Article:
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Kitchen circuit dilemma

Posted by doc_scott (My Page) on
Sun, Aug 14, 11 at 21:02

To add as a sidenote to my other problem posted about the wall oven I am faced with what to do with the microwave? The new wall oven setup the builtin microwave is wired separately. The wall it goes on has 2- 20 amp GFI circuits that have 3 outlets each, and a dedicated 20 amp for the fridge. I also want to wire a switched outlet for 4 puck lights and an outlet for a small LED tv.... I have enough space in my panel to pull another 15 or 20 amp line for the microwave but I have a cathedral ceiling and have to run the wire in the attic with a very tight space (house is on a slab). Any insights would be helpful. We may be powering a coffee pot ,toaster, or crockpot on that side of the kitchen and I don't want to overload any circuits.


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RE: Kitchen circuit dilemma

Lighting can not go on your small appliance circuits. You will need to either run a separate circuit for that or find an existing lighting circuit to tap into.

If the microwave requires a dedicated receptacle in it's instructions, you'll have to pull that one.

2 20A circuits are the minimum. You're borderline OK with the mix of small appliances you've specified.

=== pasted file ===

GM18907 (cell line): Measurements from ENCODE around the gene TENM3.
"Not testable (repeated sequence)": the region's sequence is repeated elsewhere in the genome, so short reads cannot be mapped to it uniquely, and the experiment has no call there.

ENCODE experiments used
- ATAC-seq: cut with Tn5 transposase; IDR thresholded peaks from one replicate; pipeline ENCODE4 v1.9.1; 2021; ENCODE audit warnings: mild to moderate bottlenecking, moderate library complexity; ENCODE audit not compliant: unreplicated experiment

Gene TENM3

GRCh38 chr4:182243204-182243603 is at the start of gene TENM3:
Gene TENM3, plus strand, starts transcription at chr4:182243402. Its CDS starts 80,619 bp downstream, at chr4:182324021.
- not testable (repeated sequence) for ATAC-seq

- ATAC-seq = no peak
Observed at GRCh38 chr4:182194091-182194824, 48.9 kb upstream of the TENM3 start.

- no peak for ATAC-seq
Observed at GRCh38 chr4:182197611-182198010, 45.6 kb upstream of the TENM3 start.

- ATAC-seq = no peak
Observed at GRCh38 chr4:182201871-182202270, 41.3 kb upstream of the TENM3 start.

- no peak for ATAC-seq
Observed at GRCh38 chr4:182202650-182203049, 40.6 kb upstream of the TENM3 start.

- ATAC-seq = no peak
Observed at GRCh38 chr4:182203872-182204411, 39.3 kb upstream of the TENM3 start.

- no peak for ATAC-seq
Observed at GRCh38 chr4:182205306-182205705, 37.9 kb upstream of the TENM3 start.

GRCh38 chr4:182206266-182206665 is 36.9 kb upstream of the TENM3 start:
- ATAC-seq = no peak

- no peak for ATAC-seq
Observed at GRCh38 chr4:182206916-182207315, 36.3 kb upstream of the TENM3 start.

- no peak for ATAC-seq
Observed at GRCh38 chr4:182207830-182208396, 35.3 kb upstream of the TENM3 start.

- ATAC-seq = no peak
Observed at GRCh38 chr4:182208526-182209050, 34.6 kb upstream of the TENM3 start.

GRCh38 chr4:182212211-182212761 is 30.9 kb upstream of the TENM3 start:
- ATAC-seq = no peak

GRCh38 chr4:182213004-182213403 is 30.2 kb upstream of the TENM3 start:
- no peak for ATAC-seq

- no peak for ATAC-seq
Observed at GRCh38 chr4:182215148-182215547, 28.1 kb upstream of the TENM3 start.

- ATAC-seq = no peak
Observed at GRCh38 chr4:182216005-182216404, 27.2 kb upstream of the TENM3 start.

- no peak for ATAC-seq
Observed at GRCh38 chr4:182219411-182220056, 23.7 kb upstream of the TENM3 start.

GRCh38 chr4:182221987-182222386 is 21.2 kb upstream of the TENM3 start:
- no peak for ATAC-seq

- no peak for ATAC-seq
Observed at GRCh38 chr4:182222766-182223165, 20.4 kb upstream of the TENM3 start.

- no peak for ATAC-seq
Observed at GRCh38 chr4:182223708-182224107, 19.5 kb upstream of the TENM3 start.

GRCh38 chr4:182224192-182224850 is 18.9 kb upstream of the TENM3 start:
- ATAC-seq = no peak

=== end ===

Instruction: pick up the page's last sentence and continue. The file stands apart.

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RE: Kitchen circuit dilemma

In for a penny, in for a pound. While you are up there, you may as well pull new lines for anything you might need. Lighting, microwave, dishwasher, garbage disposal, an extra counter circuit etc.

As for DIY tips, if you are doing a complete kitchen remodel, the space behind the cabinets in your friend. You can cut big access holes in the drywall and just patch them when you are done. You don't even need to be good at drywalling because they will be hidden. If you have some experience drywalling, you might just cut a long path in the ceiling. A sheet of drywall is only like $6, so it is about the cheapest thing in your house to replace.


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RE: Kitchen circuit dilemma

Thats a good thought. I have the walls down to studs behind both cabinet walls and have run a new wire for lights and disposer on the other wall (live in central florida even in the am the attic is worse than a sauna). Of course the wall in question is an 8ft partition wall that does not connect to the attic. I will have to get creative to access the one wall I have to fish a wire from the attic... and of course the house is all hip roof ... big sweaty guy in little attic.


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RE: Kitchen circuit dilemma

problem solved.... cut out the pantry closet ceiling to aid in fishing 2 new circuits with only about 30min of attic time... a new record. Thanks for all of the input.


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